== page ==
Although the Standard Oil Company of New Jersey v. United States (1911) decision, which antitrust scholars call significant for its enunciation of the rule of reason as a general principle for enforcing United States antitrust laws, did not become the landmark case out of any special desire to make an example of the Standard Oil Trust, the legend of grasping and predatory oil barons the case inspires lives on to this day. John McGee (1958) interprets the evidence in the Standard Oil case to suggest that the oil trust, although clearly intending to monopolize sales of petroleum products, did so in such a way as to raise, rather than lower, its profits. He finds no evidence of the company selling at a loss to eliminate rivals.
The barons, however, more frequently operate in concert, rather than as a monopoly firm. In part, cooperative behavior is the only option in an industry where the dominant firm has been broken up by antitrust action. Cooperation, however, is a logical outcome for competing firms making common use of oil fields or pipelines. A similar logic applies to natural gas producers, and electricity producers share a common electricity transmission grid. Where firms have strong incentives to cooperate, government’s best response might be to supervise the competition, or it might be to operate the energy companies itself. The Organization of Petroleum Exporting Countries turns out to be an attempt by multiple governments to cooperate in such supervision.
Establishing ownership of crude oil is not easy. An oil pool might extend under several parcels of property or under a national boundary. Common-law methods such as the rule of capture, which works for a hunter taking an animal on land, provide incentives for each oil producer to extract oil from under its property more rapidly, before somebody else pumps it out (Yergin, 1991). That rule also provides incentives for producers to engage in slant drilling, where the wellhead is on the producer’s land but the well draws from oil under a neighbor’s land. The consequence is uneconomic extraction of the oil, because additional wells dissipate the natural gas that provides pressure to push the oil to the surface. Some oil that would otherwise be extracted remains in the ground, and producers invest in pumps that they would otherwise not have to install. When the competition is between nations, drilling under national boundaries becomes a casus belli, as it did most recently in Iraq’s 1990 invasion of Kuwait.
The Texas Railroad Commission pioneered the use of an independent regulatory commission to manage the output of an oil field. Under a policy known as prorationing, each existing well received a production quota worked out with the intent of obtaining the maximum economic value of the field but often with the effect of enriching the firms subject to that regulation (Wilcox, 1971).
A prorationing policy with well-informed regulators can match the resource extraction behavior of competitive producers drawing down the resource in a Hotelling-optimal way. Those regulators can also match the resource extraction behavior of a monopoly, in which the marginal revenue from extraction rises at the rate of interest. The two outcomes are of more than academic interest, because the common property problem (Hardin, 1968) and the cartel problem (Osborne, 1976) can both be interpreted as prisoners’ dilemmas, in which the regulator can prohibit the individually rational but collectively suboptimal dominant strategy equilibrium, which is too rapid a depletion of the common property in the former but means lower prices for consumers in the latter. Yergin (1991) credits the Texas Railroad Commission with providing the Organization of Petroleum Exporting Countries, commonly called a cartel, with a model for their production quotas.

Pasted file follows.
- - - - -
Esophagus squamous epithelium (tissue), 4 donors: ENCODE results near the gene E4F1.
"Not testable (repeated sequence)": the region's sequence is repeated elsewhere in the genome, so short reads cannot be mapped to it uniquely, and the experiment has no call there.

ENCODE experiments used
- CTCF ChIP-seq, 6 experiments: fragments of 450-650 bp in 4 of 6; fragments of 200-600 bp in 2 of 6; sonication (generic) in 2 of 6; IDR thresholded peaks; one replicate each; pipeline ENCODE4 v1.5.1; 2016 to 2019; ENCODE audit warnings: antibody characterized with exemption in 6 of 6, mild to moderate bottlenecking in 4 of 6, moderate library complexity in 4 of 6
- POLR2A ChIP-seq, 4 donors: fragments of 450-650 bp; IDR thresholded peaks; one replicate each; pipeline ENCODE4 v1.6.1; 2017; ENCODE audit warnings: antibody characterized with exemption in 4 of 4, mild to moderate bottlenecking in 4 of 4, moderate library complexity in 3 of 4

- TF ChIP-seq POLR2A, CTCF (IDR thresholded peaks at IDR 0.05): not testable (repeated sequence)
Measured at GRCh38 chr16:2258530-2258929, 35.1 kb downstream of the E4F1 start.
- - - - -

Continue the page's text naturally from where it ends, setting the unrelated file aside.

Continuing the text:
The large-scale enterprise provides a second, different rationale for government regulation when the enterprise is sufficiently large relative to its market that it is a natural monopoly. Perhaps the natural monopoly arises because the duplication of facilities, such as electric or gas distribution lines in a community, implies investments whose costs exceed any benefits that consumers might get from competitive supply of the electricity or the gas. Or perhaps the infrastructure involves large sunk costs, such that competing firms engage in Bertrand price competition down to avoidable incremental costs, risking the long-term profitability of both companies. In economic theory, a natural monopoly is an industry in which the cost function is subadditive, meaning any division of the outputs among two or more firms involves higher costs than a single firm would incur, over outputs likely to be observed in the industry’s market (Baumol, Panzar, & Willig, 1988). Where a single firm can serve the market more cheaply than two or more firms, that firm might be able to price like a profit-maximizing monopolist, with the attendant allocative inefficiencies.
The public utility concept, in which a company obtains a legal monopoly subject to supervision by an independent regulatory commission, emerged as a more flexible replacement for legislative or court supervision or for a public ownership that some policy makers viewed as ideologically suspect and others saw as subject to corruption. Before the Great Depression, most states had regulatory commissions, and by 1966, they had diffused to all the states (Phillips, 1969). As government agencies, however, regulatory commissions can be subject to the same public choice dynamics that confront public enterprises or governments themselves and make them imperfect instruments of control (Hilton, 1972).